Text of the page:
We may collect nonpublic personal information about you from the following sources:

Information we receive from you such as on applications or other forms.

Information about your transactions we secure from our files, or from [our affiliates or] others.

Information we receive from a consumer reporting agency.

Information that we receive from others involved in your transaction, such as the real estate agent or lender.

Unless it is specifically stated otherwise in an amended Privacy Policy Notice, no additional nonpublic personal information will be collected about you.

We may disclose any of the above information that we collect about our customers or former customers to our affiliates or to nonaffiliated third parties as permitted by law.

We also may disclose this information about our customers or former customers tononaffiliated companies that perform services on our behalf.

WE DO NOT DISCLOSE ANY NONPUBLIC PERSONAL INFORMATION ABOUT YOU WITH ANYONE FOR ANY PURPOSE THAT IS NOT SPECIFICALLY PERMITTED BY LAW.

We restrict access to nonpublic personal information about you to those employees who need to know that information in order to provide products or services to you. We maintain physical, electronic, and procedural safeguards that comply with federal regulations to guard your nonpublic personal information. 

Stewart Title Guaranty Company, Stewart Title Insurance Company, Stewart Title Insurance Company of Oregon, National Land Title Insurance Company, Arkansas Title Insurance Company, Charter Land Title Insurance Company

Privacy Policy Notice

 

PURPOSE OF THIS NOTICE

 

Title V of the Gramm-Leach-Bliley Act (GLBA) generally prohibits any financial institution, directly or through its affiliates, from sharing nonpublic personal information about you with a nonaffiliated third party unless the institution provides you with a notice of its privacy policies and practices, such as the type of information that it collects about you and the categories of persons or entities to whom it may be disclosed. In compliance with the GLBA, we are providing you with this document, which notifies you of the privacy policies and practices of Stewart Title Guaranty Company, Stewart Title Insurance Company, Stewart Title Insurance Company of Oregon, National Land Title Insurance Company, Arkansas Title Insurance Company, and Charter Land Title Insurance Company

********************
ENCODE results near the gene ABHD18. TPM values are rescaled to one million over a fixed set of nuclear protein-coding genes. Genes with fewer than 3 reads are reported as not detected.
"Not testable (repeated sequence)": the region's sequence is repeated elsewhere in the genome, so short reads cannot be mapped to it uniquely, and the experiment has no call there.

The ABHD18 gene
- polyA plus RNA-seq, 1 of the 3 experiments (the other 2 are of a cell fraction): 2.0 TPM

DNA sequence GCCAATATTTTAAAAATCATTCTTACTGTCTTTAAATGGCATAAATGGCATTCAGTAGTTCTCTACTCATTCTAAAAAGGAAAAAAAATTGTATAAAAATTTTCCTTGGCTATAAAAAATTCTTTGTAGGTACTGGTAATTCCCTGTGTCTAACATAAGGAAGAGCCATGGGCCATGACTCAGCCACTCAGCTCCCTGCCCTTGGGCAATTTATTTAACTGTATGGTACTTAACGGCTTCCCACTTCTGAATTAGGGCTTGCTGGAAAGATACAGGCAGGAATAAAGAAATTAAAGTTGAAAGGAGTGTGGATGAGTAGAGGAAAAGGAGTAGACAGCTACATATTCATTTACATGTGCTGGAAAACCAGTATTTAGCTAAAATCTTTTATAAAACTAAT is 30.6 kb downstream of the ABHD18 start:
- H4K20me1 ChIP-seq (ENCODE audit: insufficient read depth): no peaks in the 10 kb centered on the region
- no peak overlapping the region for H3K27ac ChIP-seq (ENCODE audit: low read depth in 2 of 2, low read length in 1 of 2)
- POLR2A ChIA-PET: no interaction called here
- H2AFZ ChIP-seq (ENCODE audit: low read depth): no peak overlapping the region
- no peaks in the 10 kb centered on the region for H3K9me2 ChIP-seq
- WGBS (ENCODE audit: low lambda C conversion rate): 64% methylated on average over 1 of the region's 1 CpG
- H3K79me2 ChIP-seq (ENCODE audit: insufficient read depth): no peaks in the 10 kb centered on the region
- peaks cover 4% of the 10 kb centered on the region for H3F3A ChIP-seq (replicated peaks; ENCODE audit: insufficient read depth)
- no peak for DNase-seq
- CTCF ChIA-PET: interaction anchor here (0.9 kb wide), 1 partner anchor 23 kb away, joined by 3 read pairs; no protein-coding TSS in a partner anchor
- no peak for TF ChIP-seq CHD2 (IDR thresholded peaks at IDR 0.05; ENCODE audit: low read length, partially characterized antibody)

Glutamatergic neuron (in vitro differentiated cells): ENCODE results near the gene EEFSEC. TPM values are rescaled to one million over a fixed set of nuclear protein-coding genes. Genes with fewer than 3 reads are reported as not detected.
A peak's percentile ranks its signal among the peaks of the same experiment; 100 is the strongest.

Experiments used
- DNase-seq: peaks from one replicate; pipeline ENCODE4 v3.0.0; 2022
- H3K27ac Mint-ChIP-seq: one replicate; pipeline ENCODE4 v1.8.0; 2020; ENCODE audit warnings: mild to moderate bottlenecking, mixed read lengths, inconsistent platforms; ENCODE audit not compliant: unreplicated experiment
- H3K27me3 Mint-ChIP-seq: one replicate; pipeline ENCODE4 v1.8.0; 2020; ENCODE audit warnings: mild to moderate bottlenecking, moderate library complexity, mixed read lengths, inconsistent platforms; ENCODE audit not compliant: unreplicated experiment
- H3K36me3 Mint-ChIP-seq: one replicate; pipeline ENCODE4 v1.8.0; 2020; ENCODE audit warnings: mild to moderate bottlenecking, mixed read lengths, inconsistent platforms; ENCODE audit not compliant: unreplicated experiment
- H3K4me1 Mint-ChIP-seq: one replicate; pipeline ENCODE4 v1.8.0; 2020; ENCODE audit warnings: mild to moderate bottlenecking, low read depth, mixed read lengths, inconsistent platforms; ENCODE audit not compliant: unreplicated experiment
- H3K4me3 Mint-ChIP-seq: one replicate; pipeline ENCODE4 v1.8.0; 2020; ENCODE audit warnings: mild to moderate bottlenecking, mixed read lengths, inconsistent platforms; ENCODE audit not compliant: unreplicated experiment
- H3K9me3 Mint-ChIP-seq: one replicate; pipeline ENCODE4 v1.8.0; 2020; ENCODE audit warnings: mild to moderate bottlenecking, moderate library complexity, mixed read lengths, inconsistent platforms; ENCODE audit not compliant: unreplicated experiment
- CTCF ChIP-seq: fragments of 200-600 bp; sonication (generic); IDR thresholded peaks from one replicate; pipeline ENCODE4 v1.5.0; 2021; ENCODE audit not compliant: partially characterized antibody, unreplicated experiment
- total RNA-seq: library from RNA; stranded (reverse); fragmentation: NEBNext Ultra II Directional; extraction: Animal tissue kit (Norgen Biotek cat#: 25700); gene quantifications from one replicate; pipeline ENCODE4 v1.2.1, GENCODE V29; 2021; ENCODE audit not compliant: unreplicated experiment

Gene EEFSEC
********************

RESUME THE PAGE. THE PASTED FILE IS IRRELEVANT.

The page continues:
We may collect nonpublic personal information about you from the following sources:

Information we receive from you such as on applications or other forms.

Information about your transactions we secure from our files, or from [our affiliates or] others.

Information we receive from a consumer reporting agency.

Information that we receive from others involved in your transaction, such as the real estate agent or lender.

 

Unless it is specifically stated otherwise in an amended Privacy Policy Notice, no additional nonpublic personal information will be collected about you.

We may disclose any of the above information that we collect about our customers or former customers to our affiliates or to nonaffiliated third parties as permitted by law.

We also may disclose this information about our customers or former customers to nonaffiliated companies that perform services on our behalf.

WE DO NOT DISCLOSE ANY NONPUBLIC PERSONAL INFORMATION ABOUT YOU WITH ANYONE FOR ANY PURPOSE THAT IS NOT SPECIFICALLY PERMITTED BY LAW.

We restrict access to nonpublic personal information about you to those employees who need to know that information in order to provide products or services to you. We maintain physical, electronic, and procedural safeguards that comply with federal regulations to guard your nonpublic personal information.  Some states give you the right to access and correct nonpublic personal information.  You may contact us in writing at our Home Office, if your state law gives you this right.


 

15.49.1